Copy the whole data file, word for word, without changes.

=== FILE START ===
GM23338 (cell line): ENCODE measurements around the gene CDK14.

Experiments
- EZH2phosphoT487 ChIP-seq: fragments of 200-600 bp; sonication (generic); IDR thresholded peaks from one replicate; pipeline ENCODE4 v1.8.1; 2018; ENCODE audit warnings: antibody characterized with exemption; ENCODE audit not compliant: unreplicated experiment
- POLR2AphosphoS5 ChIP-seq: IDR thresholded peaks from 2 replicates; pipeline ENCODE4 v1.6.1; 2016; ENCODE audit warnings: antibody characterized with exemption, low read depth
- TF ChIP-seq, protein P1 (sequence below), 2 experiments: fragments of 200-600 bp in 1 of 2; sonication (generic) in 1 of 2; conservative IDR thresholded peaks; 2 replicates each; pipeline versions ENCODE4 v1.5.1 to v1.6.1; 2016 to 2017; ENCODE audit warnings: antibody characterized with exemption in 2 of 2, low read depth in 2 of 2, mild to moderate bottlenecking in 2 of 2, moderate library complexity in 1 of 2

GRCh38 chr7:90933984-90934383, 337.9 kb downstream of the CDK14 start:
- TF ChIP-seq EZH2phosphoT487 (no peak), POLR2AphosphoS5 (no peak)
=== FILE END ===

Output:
GM23338 (cell line): ENCODE measurements around the gene CDK14.

Experiments
- EZH2phosphoT487 ChIP-seq: fragments of 200-600 bp; sonication (generic); IDR thresholded peaks from one replicate; pipeline ENCODE4 v1.8.1; 2018; ENCODE audit warnings: antibody characterized with exemption; ENCODE audit not compliant: unreplicated experiment
- POLR2AphosphoS5 ChIP-seq: IDR thresholded peaks from 2 replicates; pipeline ENCODE4 v1.6.1; 2016; ENCODE audit warnings: antibody characterized with exemption, low read depth
- TF ChIP-seq, protein P1 (sequence below), 2 experiments: fragments of 200-600 bp in 1 of 2; sonication (generic) in 1 of 2; conservative IDR thresholded peaks; 2 replicates each; pipeline versions ENCODE4 v1.5.1 to v1.6.1; 2016 to 2017; ENCODE audit warnings: antibody characterized with exemption in 2 of 2, low read depth in 2 of 2, mild to moderate bottlenecking in 2 of 2, moderate library complexity in 1 of 2

GRCh38 chr7:90933984-90934383, 337.9 kb downstream of the CDK14 start:
- TF ChIP-seq EZH2phosphoT487 (no peak), POLR2AphosphoS5 (no peak)